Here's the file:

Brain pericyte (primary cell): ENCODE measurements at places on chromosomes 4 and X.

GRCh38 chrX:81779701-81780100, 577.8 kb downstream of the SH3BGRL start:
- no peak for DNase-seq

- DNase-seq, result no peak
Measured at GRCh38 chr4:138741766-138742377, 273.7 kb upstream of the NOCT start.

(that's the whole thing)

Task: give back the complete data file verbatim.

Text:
Brain pericyte (primary cell): ENCODE measurements at places on chromosomes 4 and X.

GRCh38 chrX:81779701-81780100, 577.8 kb downstream of the SH3BGRL start:
- no peak for DNase-seq

- DNase-seq, result no peak
Measured at GRCh38 chr4:138741766-138742377, 273.7 kb upstream of the NOCT start.